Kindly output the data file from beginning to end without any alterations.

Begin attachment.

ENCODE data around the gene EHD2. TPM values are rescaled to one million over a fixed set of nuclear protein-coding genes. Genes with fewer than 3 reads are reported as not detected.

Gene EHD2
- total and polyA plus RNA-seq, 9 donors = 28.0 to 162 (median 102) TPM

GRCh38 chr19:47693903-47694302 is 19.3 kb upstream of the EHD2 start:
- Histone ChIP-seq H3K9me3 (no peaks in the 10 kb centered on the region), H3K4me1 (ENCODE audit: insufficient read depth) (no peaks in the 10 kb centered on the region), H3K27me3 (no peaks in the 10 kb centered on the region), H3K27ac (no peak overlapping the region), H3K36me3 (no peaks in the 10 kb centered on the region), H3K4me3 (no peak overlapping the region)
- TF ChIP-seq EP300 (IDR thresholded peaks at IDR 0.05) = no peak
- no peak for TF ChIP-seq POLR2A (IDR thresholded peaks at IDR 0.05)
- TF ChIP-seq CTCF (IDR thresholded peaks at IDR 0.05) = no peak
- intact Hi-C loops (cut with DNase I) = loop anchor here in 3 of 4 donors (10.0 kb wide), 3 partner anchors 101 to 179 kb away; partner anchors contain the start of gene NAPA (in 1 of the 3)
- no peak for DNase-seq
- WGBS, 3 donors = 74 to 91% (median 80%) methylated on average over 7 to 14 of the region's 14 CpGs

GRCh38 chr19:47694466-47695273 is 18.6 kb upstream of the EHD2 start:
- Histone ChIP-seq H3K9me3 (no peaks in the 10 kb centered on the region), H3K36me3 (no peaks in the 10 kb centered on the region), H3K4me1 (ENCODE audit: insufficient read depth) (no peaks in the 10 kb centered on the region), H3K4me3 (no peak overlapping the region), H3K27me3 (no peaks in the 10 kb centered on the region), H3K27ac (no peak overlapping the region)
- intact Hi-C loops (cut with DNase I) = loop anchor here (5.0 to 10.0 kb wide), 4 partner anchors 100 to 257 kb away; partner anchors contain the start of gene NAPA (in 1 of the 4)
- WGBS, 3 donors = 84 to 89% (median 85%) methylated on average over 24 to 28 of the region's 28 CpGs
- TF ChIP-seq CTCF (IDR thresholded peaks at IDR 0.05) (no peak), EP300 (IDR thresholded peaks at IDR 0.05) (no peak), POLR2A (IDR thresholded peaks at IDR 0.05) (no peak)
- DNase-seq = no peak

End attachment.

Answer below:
ENCODE data around the gene EHD2. TPM values are rescaled to one million over a fixed set of nuclear protein-coding genes. Genes with fewer than 3 reads are reported as not detected.

Gene EHD2
- total and polyA plus RNA-seq, 9 donors = 28.0 to 162 (median 102) TPM

GRCh38 chr19:47693903-47694302 is 19.3 kb upstream of the EHD2 start:
- Histone ChIP-seq H3K9me3 (no peaks in the 10 kb centered on the region), H3K4me1 (ENCODE audit: insufficient read depth) (no peaks in the 10 kb centered on the region), H3K27me3 (no peaks in the 10 kb centered on the region), H3K27ac (no peak overlapping the region), H3K36me3 (no peaks in the 10 kb centered on the region), H3K4me3 (no peak overlapping the region)
- TF ChIP-seq EP300 (IDR thresholded peaks at IDR 0.05) = no peak
- no peak for TF ChIP-seq POLR2A (IDR thresholded peaks at IDR 0.05)
- TF ChIP-seq CTCF (IDR thresholded peaks at IDR 0.05) = no peak
- intact Hi-C loops (cut with DNase I) = loop anchor here in 3 of 4 donors (10.0 kb wide), 3 partner anchors 101 to 179 kb away; partner anchors contain the start of gene NAPA (in 1 of the 3)
- no peak for DNase-seq
- WGBS, 3 donors = 74 to 91% (median 80%) methylated on average over 7 to 14 of the region's 14 CpGs

GRCh38 chr19:47694466-47695273 is 18.6 kb upstream of the EHD2 start:
- Histone ChIP-seq H3K9me3 (no peaks in the 10 kb centered on the region), H3K36me3 (no peaks in the 10 kb centered on the region), H3K4me1 (ENCODE audit: insufficient read depth) (no peaks in the 10 kb centered on the region), H3K4me3 (no peak overlapping the region), H3K27me3 (no peaks in the 10 kb centered on the region), H3K27ac (no peak overlapping the region)
- intact Hi-C loops (cut with DNase I) = loop anchor here (5.0 to 10.0 kb wide), 4 partner anchors 100 to 257 kb away; partner anchors contain the start of gene NAPA (in 1 of the 4)
- WGBS, 3 donors = 84 to 89% (median 85%) methylated on average over 24 to 28 of the region's 28 CpGs
- TF ChIP-seq CTCF (IDR thresholded peaks at IDR 0.05) (no peak), EP300 (IDR thresholded peaks at IDR 0.05) (no peak), POLR2A (IDR thresholded peaks at IDR 0.05) (no peak)
- DNase-seq = no peak